Chapter4 - Chapter 4-Common Law, Statutory Law and...

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Chapter 4-Common Law, Statutory Law and Administrative Law I. COMMON LAW, JUDGE MADE LAW, STARE DECISIS AND PRECEDENT Common Law Review: From middle ages England comes our present day COMMON LAW. We have common law rules that are in effect and upheld today to trace back to the 1600s. Why are these very old rules of law still in effect today? Because of stare decisis and precedent. The process of relying on previous court decisions is called “ stare decisis ” or “let the decision stand.” It essentially means that once a court decides a particular issue, it will generally apply that same rule of law in future cases. Let’s learn more about Common Law Rules and stare decisis by looking at a common law rule deeply engrained in our legal system. BYSTANDER CASES THE COMMON LAW RULE: BYSTANDERS, THIRD PARTIES, DO NOT HAVE A LEGAL DUTY TO ASSIST SOMEONE IN PERIL UNLESS THE BYSTANDER CREATED THE DANGER. Through stare decisis and precedent, this has remained the COMMON LAW RULE since the beginning of law in this country. It came from England and was upheld without exception for decades. Why do we have this rule? A clue comes from something we talked about last week, that is our fundamental right to privacy. If we had a legal duty to render aid to a person in danger what if…. 1. It’s 2am and you are sound asleep. Suddenly you are awaken by the sound of screams for help and banging on your door. You know someone is in trouble so you run to the door, open it up and in comes your neighbor bleeding profusely. And right behind her is her attacker! 2. You are driving down the street and you witness an accident. You call the police and stop to help. When you get to the scene you discover two women dead in one 1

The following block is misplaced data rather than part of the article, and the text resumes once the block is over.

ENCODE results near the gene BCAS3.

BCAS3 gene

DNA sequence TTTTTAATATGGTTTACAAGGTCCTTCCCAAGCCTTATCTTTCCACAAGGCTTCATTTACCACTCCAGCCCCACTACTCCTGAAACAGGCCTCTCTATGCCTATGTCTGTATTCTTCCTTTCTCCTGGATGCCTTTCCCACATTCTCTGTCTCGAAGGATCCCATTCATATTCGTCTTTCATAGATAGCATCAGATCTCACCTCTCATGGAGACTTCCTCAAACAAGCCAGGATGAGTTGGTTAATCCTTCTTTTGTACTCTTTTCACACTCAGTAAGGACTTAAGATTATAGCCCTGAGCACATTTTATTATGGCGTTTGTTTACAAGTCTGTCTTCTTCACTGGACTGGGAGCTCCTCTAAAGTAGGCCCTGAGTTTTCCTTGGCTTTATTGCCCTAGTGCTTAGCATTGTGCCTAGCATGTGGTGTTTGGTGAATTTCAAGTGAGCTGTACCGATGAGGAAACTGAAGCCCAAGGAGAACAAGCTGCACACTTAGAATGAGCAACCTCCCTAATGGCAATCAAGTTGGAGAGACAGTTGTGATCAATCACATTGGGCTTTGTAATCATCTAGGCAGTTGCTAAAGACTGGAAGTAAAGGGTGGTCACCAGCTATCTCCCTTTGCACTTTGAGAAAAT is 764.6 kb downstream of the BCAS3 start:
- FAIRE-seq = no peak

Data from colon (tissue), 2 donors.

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of the cars. From that point on, you have devastating night mares, are unable to eat, sleep, go to school, concentrate and you suffer from severe anxiety attacks. 3. You are at work when you witness a co-worker being physically abused by her estranged husband. You call the police and report the incident. Now you have to go to court as a witness against the co-worker’s husband. And, the co-worker forgave her husband and they reconciled. Now she hates you and makes your life miserable at work. You can see how easy it is to imagine long term negative effects that can occur from rendering aid to another person. This is why the law is so resistant to FORCE us to help others in danger. This is why no court wants to change a centuries old rule, but what they have carved out small, but at times profound, exceptions. The one exception that is talked about most often is the Tarasoff v. Regents of the University of California case in 1976.  Case:  Tarasoff v.  Regents of The University of California 1   p. 75 Facts: Prosenjit Poddar killed Tatiana Tarasoff. Tatiana's parents claimed that two months earlier Poddar had confided his intention to kill Tatiana to Dr. Lawrence Moore, a psychologist employed by the University of California at Berkeley. They sued the
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This note was uploaded on 10/23/2010 for the course BUSINESS L Business L taught by Professor Businesslaw during the Fall '10 term at Wake Tech.

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Chapter4 - Chapter 4-Common Law, Statutory Law and...

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